Another event that really made me think was one morning when I was reading the back of my cereal box. There aren't really that many awesome flavors of cereal here. They are all Kellogg's and most of them are good, but for some reason I get tired of them much quicker than in the U.S. Anyhow, so I had played out all the cereal options until the only thing left was Muesli. I left it for last because I don't really like fruit (long story short, it is a problem with texture, not flavor), so I generally avoid Muesli whenever possible. I find that if I just close my eyes and tell myself it's just fruit leather I can get by okay. Why is eating fruit leather palatable to me while eating raisins and dried dates disgusting to me? I have no idea. So anyhow, while I was trying to distract myself from the frickmassive (it's totally a legit scientific measurement, science just hasn't discovered it yet) dates in my cereal, I was reading the back of my Kellogg's brand Nuts Delight Muesli (I have yet to discover why Indian English pluralizes stuff like that, e.g. we would say potato soup, here they would say potatoes soup (that is if they had potato soup)). So as I was reading the description of how luxurious and amazing the cereal I was eating I first encountered the obligatory reference to California almonds. This is par for the course. Almost all almonds I have seen here advertise themselves as from California, maybe to justify how expensive the dang things are.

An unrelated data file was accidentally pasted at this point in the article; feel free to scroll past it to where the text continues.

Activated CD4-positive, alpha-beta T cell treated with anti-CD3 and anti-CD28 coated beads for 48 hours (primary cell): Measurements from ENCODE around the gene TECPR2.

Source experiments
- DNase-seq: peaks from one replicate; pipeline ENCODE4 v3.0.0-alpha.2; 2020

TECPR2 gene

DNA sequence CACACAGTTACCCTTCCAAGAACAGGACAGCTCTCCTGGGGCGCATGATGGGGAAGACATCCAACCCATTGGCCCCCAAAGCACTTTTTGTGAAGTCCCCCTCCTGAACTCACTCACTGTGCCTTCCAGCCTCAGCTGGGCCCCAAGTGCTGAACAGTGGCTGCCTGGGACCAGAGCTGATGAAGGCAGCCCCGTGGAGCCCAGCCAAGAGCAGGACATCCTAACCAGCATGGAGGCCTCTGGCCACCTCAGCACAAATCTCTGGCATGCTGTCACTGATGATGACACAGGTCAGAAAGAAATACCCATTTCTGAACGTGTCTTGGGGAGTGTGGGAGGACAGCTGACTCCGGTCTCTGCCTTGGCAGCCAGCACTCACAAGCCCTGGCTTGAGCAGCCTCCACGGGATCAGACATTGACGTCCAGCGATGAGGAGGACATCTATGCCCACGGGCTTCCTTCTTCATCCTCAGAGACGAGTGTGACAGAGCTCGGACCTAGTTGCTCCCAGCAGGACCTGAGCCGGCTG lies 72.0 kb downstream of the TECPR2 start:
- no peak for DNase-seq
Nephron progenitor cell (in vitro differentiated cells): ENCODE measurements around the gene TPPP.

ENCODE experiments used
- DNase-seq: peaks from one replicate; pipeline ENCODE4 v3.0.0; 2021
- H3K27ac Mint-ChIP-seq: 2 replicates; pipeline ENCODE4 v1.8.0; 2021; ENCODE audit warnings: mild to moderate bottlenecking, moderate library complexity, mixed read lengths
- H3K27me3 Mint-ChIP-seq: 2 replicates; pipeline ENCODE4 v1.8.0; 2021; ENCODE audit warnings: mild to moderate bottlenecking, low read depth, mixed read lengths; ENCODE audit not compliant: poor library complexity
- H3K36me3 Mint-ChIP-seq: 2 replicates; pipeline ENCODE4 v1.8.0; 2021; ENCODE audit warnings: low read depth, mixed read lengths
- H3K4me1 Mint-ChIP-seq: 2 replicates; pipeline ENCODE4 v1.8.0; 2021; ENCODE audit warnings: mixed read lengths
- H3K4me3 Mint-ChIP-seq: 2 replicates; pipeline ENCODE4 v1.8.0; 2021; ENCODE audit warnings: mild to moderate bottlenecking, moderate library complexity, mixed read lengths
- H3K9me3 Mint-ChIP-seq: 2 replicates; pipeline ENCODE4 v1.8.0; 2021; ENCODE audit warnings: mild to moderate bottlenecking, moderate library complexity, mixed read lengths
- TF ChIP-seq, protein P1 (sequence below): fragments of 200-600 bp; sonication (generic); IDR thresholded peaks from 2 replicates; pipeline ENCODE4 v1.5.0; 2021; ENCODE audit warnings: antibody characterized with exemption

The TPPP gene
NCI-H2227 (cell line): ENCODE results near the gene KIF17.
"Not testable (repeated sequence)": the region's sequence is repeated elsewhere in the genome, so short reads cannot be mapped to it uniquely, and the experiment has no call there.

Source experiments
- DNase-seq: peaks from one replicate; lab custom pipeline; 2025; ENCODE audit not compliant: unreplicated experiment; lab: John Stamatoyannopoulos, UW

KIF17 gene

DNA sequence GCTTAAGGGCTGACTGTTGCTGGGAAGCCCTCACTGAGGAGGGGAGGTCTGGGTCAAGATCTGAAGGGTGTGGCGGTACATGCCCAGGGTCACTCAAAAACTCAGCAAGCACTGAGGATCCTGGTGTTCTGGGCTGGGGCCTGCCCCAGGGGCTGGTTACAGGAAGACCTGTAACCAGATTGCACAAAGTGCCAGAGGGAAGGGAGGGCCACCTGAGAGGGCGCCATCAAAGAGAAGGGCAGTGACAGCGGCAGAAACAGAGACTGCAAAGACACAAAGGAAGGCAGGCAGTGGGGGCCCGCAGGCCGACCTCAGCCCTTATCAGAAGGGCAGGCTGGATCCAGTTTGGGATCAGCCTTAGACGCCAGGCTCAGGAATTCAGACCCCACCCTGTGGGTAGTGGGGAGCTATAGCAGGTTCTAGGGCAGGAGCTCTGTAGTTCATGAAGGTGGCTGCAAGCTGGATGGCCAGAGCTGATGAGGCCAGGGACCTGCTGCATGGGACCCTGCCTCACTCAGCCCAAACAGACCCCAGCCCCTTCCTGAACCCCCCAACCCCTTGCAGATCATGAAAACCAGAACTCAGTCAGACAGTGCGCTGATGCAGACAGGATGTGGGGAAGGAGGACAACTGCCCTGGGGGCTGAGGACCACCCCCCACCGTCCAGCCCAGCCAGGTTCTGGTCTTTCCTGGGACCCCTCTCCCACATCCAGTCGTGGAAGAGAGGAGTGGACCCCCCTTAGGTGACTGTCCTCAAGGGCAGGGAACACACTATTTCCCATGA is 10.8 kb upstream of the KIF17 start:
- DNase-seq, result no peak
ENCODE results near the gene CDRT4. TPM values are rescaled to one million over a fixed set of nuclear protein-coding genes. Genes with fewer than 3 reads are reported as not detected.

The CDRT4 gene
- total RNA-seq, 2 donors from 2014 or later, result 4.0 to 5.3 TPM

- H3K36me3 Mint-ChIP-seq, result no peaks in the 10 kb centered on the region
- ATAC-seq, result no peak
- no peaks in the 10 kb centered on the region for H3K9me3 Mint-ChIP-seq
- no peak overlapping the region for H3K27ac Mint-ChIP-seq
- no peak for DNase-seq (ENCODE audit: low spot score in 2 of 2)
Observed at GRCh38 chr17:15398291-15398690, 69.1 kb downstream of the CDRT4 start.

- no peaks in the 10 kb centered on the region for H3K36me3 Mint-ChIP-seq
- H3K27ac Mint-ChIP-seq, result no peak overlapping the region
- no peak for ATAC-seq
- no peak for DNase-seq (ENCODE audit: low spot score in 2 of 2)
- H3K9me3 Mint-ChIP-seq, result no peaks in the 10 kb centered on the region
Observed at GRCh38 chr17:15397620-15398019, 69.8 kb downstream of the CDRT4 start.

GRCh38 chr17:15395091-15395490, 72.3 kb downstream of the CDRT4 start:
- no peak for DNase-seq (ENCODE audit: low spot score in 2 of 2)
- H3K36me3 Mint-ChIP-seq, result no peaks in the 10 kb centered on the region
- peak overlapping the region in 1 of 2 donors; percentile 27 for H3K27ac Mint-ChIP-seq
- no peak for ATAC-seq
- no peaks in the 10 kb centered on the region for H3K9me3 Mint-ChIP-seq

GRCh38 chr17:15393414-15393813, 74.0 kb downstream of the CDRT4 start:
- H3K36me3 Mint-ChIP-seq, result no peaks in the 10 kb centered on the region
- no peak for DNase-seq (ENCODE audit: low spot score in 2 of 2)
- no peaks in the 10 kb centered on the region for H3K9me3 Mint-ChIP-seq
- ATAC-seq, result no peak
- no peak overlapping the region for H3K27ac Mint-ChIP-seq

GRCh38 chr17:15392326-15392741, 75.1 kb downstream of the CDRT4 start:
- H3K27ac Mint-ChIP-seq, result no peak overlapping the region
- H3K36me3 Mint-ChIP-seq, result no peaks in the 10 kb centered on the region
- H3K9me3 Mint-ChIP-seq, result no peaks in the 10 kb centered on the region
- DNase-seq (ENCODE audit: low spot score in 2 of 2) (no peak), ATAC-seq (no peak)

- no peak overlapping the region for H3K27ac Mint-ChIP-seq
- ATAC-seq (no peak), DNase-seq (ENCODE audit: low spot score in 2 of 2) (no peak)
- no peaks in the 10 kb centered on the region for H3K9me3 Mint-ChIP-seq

The next part was the shocker to me. After describing the decadent and nutritious almonds, the box then claimed that it contained "succulent Canadian dates." It was there that I stopped. Canadian dates. Like that is a good thing. When I think of dates, I think of Bedouins riding camels with baskets of fruit through the deserts of Saudi Arabia to hawk at a bazaar. If pressed I can imagine Israel or maybe some of the Balkan states if I have to. But Canada? Why would you be excited to eat dates from Canada? That's like being excited to eat a made-to-long-ago and let-sit-too-long-in-a-wrapper-under-a-heating-lamp Chicago dog from the local grocery store deli.